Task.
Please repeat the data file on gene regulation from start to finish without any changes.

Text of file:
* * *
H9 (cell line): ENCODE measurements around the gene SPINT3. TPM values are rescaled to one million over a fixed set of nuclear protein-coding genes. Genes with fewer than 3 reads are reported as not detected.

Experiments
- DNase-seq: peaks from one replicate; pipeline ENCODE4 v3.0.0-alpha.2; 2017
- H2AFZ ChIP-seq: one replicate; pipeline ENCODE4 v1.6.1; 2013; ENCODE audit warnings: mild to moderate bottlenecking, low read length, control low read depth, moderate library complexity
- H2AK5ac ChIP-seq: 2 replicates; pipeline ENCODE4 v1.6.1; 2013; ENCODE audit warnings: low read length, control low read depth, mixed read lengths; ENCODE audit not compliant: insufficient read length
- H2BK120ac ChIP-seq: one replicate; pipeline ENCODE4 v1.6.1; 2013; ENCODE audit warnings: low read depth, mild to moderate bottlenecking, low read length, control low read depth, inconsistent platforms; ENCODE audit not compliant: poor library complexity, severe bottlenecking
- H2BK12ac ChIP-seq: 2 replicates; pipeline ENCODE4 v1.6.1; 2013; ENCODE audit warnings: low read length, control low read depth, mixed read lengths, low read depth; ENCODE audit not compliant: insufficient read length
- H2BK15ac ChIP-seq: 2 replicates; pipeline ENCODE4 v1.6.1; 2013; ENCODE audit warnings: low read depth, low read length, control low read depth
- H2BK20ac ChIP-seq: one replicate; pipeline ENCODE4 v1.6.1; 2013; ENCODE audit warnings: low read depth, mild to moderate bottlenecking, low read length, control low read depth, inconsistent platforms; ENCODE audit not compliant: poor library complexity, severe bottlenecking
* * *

H9 (cell line): ENCODE measurements around the gene SPINT3. TPM values are rescaled to one million over a fixed set of nuclear protein-coding genes. Genes with fewer than 3 reads are reported as not detected.

Experiments
- DNase-seq: peaks from one replicate; pipeline ENCODE4 v3.0.0-alpha.2; 2017
- H2AFZ ChIP-seq: one replicate; pipeline ENCODE4 v1.6.1; 2013; ENCODE audit warnings: mild to moderate bottlenecking, low read length, control low read depth, moderate library complexity
- H2AK5ac ChIP-seq: 2 replicates; pipeline ENCODE4 v1.6.1; 2013; ENCODE audit warnings: low read length, control low read depth, mixed read lengths; ENCODE audit not compliant: insufficient read length
- H2BK120ac ChIP-seq: one replicate; pipeline ENCODE4 v1.6.1; 2013; ENCODE audit warnings: low read depth, mild to moderate bottlenecking, low read length, control low read depth, inconsistent platforms; ENCODE audit not compliant: poor library complexity, severe bottlenecking
- H2BK12ac ChIP-seq: 2 replicates; pipeline ENCODE4 v1.6.1; 2013; ENCODE audit warnings: low read length, control low read depth, mixed read lengths, low read depth; ENCODE audit not compliant: insufficient read length
- H2BK15ac ChIP-seq: 2 replicates; pipeline ENCODE4 v1.6.1; 2013; ENCODE audit warnings: low read depth, low read length, control low read depth
- H2BK20ac ChIP-seq: one replicate; pipeline ENCODE4 v1.6.1; 2013; ENCODE audit warnings: low read depth, mild to moderate bottlenecking, low read length, control low read depth, inconsistent platforms; ENCODE audit not compliant: poor library complexity, severe bottlenecking